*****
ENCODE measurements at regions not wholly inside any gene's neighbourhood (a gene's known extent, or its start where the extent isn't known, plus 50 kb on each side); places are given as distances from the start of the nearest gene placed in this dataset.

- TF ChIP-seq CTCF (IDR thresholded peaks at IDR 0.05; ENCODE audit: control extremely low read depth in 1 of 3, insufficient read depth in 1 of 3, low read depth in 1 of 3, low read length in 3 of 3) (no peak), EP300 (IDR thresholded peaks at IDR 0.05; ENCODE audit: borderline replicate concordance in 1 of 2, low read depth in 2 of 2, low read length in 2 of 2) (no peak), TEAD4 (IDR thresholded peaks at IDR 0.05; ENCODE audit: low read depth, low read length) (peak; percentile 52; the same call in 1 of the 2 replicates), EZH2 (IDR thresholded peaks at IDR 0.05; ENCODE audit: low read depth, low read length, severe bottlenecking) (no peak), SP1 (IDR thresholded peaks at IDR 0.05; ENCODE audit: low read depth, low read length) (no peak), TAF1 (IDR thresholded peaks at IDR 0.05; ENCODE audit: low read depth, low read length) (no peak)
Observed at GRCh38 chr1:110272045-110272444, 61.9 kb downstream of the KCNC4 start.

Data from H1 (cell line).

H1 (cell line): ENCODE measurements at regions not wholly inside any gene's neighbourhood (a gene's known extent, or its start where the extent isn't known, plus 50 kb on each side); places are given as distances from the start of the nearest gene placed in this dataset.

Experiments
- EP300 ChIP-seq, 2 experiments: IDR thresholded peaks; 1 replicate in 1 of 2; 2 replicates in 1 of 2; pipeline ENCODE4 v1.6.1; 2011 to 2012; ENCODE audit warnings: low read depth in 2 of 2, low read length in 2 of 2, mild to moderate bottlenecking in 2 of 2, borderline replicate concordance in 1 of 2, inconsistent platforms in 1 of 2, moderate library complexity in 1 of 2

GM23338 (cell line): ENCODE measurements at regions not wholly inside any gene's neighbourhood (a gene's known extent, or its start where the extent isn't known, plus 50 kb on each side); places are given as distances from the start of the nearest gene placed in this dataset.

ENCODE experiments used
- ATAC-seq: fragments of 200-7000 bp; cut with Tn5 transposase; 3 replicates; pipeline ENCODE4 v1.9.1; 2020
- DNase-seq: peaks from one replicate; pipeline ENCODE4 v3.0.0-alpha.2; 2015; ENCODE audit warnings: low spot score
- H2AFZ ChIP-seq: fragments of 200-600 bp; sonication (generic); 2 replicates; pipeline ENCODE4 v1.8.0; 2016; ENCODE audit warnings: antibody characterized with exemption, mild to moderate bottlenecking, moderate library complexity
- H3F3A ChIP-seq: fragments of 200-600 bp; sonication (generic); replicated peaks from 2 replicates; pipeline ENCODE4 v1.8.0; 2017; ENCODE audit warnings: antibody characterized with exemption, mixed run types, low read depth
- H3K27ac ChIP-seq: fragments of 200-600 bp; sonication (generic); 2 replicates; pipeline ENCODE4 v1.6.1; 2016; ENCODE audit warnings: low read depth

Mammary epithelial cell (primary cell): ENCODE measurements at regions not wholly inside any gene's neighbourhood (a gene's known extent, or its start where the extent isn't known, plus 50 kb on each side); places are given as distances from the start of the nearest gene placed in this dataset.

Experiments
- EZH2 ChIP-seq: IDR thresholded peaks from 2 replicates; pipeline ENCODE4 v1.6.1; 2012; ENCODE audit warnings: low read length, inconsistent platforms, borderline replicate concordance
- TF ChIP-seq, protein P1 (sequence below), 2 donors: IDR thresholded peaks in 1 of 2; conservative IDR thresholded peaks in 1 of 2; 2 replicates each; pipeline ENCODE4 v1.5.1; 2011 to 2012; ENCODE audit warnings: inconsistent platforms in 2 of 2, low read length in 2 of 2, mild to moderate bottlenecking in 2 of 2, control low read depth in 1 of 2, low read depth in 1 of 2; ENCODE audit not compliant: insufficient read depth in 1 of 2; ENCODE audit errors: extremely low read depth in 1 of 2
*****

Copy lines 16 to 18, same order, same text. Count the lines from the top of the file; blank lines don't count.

Experiments
- EZH2 ChIP-seq: IDR thresholded peaks from 2 replicates; pipeline ENCODE4 v1.6.1; 2012; ENCODE audit warnings: low read length, inconsistent platforms, borderline replicate concordance
- TF ChIP-seq, protein P1 (sequence below), 2 donors: IDR thresholded peaks in 1 of 2; conservative IDR thresholded peaks in 1 of 2; 2 replicates each; pipeline ENCODE4 v1.5.1; 2011 to 2012; ENCODE audit warnings: inconsistent platforms in 2 of 2, low read length in 2 of 2, mild to moderate bottlenecking in 2 of 2, control low read depth in 1 of 2, low read depth in 1 of 2; ENCODE audit not compliant: insufficient read depth in 1 of 2; ENCODE audit errors: extremely low read depth in 1 of 2